Final WOS Blogs

Verbatim rights & wrongs

Monkey Bars publicity image

This week I’m back at a subject that continues to niggle me – ideas of morality in verbatim theatre. When we use people’s voices onstage in edited pieces of drama, how fine is the line between representation and exploitation?…read more

Theatre buildings & communities

Bristol Old Vic

The oldest working theatre in the country, Bristol Old Vic, turned its lights back on last week after 18 months of refurbishment. This week warm reviews of its opening production, John O’Keeffe’s Wild Oats, show it is in as rude a health as it was when it housed rowdy 18th century audiences…read more

Lyric keeps it local

A scene from Morning at the Lyric Hammersmith

A blend of robust poetry and agile circus, I was recently wowed by Ockham’s Razor’s Not Until We Are Lost at Artsdepot. But it wasn’t only the stunning aerialism that captured me – just as impressive was the skill displayed by a choir of local singers who had been brought together for these performances…read more

Horror on stage? A chilling thought

Original poster for Let The Right One In

When I read that the National Theatre of Scotland was to do a staged version of Swedish horror film Let The Right One In I got chills down my spine for all the wrong reasons. Horror is notoriously difficult to do on stage and even with the formidable partnership of John Tiffany and Jack Thorne at the helm it seemed a doomed prospect – after all the NTS turned The Wicker Man into a musical earlier this year….read more

And in the end…

Poster image for A Life at The Finborough

So it’s pretty presumptuous to title my final Whatsonstage.com blog with a Beatles lyric used to signify the end of their journey, but I’m going to do it anyway because endings are what form the basis of this blog…read more

I Am The Wind @ Young Vic

Written for Exeunt

Tom Brooke (The One); Jack Laskey (The Other). Photo by Simon Annand

Jon Fosse’s I Am The Wind is a meditation on acceptance and resistance; an exercise in philosophical manoeuvring around the subject of death. It is also a text which nearly drowns under the weight of its own wordiness. Even in Simon Stephens’ no-frills version the pun is intentional: this play is full of hot air. But, that aside, Patrice Chéreau’s dynamic production isn’t completely sunk; the addictive performances of Tom Brooke and Jack Laskey inject enough life into Fosse’s existential posturing to see you through.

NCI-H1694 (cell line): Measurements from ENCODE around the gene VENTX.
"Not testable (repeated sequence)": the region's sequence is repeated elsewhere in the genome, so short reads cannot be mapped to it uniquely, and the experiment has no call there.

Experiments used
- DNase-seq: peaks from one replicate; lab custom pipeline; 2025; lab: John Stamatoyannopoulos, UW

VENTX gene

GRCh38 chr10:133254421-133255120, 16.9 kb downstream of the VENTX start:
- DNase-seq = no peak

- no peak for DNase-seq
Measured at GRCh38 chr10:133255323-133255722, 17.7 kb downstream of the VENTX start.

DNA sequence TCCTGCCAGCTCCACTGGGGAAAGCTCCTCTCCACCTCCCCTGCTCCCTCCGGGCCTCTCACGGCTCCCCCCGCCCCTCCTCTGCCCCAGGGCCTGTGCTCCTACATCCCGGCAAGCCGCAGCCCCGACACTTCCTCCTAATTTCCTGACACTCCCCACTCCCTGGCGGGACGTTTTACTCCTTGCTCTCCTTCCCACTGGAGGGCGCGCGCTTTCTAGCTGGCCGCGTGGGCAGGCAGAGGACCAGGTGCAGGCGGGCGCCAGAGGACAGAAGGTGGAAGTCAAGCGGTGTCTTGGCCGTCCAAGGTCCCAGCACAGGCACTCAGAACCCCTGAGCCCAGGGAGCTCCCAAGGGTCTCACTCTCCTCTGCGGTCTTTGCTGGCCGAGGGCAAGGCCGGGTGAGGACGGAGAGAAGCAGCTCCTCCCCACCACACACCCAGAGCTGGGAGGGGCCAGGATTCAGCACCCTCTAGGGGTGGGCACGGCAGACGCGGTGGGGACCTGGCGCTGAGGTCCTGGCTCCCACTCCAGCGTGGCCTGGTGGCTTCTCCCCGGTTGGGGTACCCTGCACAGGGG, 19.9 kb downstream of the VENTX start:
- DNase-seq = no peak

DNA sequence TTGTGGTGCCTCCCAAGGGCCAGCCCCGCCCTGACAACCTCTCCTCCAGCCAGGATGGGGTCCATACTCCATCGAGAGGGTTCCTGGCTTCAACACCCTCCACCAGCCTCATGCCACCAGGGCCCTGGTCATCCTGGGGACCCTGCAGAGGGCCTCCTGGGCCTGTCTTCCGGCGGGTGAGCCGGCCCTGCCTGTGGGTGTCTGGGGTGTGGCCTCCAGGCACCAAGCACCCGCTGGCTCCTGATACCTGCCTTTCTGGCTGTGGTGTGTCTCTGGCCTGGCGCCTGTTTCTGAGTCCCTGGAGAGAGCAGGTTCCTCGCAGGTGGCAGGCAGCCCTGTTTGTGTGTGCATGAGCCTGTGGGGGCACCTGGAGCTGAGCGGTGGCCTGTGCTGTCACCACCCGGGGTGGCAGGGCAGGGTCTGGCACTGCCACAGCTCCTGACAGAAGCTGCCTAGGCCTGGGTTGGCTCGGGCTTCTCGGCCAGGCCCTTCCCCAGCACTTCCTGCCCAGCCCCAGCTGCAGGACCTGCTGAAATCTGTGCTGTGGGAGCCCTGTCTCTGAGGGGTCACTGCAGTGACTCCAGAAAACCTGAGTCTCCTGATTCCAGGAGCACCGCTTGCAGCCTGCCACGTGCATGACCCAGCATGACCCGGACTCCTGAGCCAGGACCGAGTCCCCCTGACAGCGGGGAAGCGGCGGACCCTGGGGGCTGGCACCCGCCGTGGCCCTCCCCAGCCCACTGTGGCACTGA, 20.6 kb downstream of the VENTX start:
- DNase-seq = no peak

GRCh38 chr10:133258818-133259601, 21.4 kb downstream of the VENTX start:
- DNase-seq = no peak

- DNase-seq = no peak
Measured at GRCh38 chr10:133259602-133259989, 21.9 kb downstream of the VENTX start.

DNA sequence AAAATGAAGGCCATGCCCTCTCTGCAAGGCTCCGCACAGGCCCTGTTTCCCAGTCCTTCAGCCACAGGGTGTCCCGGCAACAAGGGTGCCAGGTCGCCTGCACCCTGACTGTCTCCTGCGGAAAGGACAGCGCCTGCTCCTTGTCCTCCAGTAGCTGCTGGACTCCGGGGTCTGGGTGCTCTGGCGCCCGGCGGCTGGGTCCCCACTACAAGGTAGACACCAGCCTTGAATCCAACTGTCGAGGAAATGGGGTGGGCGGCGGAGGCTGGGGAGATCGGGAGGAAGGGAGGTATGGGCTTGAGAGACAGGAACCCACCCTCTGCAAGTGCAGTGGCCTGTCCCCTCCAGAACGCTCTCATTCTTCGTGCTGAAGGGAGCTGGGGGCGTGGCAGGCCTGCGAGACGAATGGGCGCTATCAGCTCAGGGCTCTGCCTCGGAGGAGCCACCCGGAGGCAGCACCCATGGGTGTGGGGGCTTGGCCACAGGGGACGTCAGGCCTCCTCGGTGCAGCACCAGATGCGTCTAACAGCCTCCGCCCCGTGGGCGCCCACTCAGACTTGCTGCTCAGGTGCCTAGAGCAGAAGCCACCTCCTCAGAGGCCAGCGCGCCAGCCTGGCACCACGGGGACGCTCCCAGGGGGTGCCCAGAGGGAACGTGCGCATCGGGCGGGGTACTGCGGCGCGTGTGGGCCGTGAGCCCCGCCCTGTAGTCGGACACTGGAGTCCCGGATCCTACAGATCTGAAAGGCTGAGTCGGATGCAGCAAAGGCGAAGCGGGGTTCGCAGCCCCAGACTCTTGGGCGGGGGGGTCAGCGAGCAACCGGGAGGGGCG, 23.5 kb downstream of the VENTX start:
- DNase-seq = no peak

They’re both pretty gaunt, these two men on a boat, both physically and mentally, at the edge of their reason. Brooke’s character (they have no names, they are simply The One and The Other) dallies with the idea of death while Laskey acts as a friendly and increasingly desperation inquisitor. Described by the Young Vic as a ‘contemporary fable’ it’s hard to see what moral lesson is to be learned here; the piece may anthropomorphize the sea and air but it does very little beyond that. “I didn’t quite understand it” a woman in front says, troubled, “That’s OK, I don’t think anyone did,” her friend says comfortably, “that’s not the point”.

But what is the point? Apart from some truly committed performances and some cool, calculated direction, the point of the piece is hard to see. Fosse’s text may scream but it never goes beyond anything other than amateur psychology. As such it feels pretentious and worse, slightly preachy.

Richard Peduzzi’s industrial design turns the sea into a muddy pool which is initially inviting as you watch the sodden splendour of the two duelling companions. After a while it comes not to seem so harmless and after their boat emerges you feel increasingly glad to be sat safely in the auditorium with dry socks on. There is something epic about watching Brooke and Laskey cling to and gamble about on the sophisticated hydraulic platform which represents their vessel; at times you feel quite off balance. Chéreau’s direction allows these two performers to flex their muscles and the stage positively heaves with a tension that almost makes you forget about the measured pauses that dog the script. Brooke fights a valiant battle, playing a character one just wants to slap, and giving him a down-to-earth practicality. Laskey’s slow descent into desperation is also beautifully played; he never overdoes his building hysteria and it adds a genuine bite of anguish to the piece.

Éric Neveux’s score creates an emotionally suggestive landscape which attempts to manipulate its audience into responses that the piece perhaps does not deserve. It’s a pity Chereau simply didn’t leave things be, and let the sound of rippling water, the characters’ laboured breathing and the slow heaving of the hydraulics speak for themselves.

Troubled theatrical waters then, but Chéreau steers a none-the-less compelling ship. It is strangely upsetting watching Laskey trying to both make sense of and save his increasingly cracked friend; it’s a struggle which stays with you despite the self-importance of the ending and even after you have emerged from the gloom.

Runs until 21st May

Punk Rock at The Lyric Hammersmith

Like an open wound that is scratched and pressed in front of you, some moments of Punk Rock are unbearable to be put through and watch.  The continual intensity, which simmers below the pithy surface of Simon Stephens’ new play, the sexual games, status plays and open bursts of bullying aggression, all add to a feeling of the inherent pressure which permeates the world of today’s young people and calls uncomfortably to memories of our own youth.  But when this ideas-led piece takes a turn into the melodramatic and the potential for violence explodes into actuality, it concludes in annoyingly clichéd climaxes which seriously disappoint.

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